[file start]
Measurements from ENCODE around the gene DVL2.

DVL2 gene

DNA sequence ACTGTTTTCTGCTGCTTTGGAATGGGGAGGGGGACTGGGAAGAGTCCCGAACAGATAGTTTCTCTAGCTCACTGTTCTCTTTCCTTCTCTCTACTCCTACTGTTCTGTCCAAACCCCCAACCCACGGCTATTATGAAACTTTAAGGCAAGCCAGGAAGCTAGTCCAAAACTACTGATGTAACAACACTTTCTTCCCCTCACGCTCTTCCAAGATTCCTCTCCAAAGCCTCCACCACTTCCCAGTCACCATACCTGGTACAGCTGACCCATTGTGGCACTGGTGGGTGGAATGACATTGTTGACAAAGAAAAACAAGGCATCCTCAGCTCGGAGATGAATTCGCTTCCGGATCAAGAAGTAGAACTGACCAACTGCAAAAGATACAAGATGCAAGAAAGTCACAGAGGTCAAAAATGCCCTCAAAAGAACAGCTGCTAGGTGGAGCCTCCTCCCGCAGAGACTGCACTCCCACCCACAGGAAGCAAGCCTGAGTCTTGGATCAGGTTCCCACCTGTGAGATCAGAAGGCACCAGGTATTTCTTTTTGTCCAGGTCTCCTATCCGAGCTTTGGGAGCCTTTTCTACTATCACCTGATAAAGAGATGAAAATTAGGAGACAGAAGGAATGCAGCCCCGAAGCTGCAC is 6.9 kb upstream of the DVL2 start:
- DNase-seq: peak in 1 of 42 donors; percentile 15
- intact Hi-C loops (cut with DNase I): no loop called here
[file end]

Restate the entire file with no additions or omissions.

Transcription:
Measurements from ENCODE around the gene DVL2.

DVL2 gene

DNA sequence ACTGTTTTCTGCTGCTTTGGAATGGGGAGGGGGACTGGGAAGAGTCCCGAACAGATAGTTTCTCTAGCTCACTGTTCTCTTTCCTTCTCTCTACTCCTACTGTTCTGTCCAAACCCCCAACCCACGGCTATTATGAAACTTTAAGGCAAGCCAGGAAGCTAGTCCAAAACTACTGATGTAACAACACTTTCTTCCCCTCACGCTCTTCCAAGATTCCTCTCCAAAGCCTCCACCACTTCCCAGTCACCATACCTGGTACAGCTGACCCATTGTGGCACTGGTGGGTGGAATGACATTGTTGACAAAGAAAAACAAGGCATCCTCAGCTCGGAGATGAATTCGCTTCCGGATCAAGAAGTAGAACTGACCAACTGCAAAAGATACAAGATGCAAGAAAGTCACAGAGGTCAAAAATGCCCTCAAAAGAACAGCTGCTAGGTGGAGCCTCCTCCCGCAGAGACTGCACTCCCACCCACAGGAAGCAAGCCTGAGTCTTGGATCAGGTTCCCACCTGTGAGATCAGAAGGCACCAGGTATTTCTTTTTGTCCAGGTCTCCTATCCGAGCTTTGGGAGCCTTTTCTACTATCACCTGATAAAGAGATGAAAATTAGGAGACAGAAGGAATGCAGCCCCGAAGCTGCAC is 6.9 kb upstream of the DVL2 start:
- DNase-seq: peak in 1 of 42 donors; percentile 15
- intact Hi-C loops (cut with DNase I): no loop called here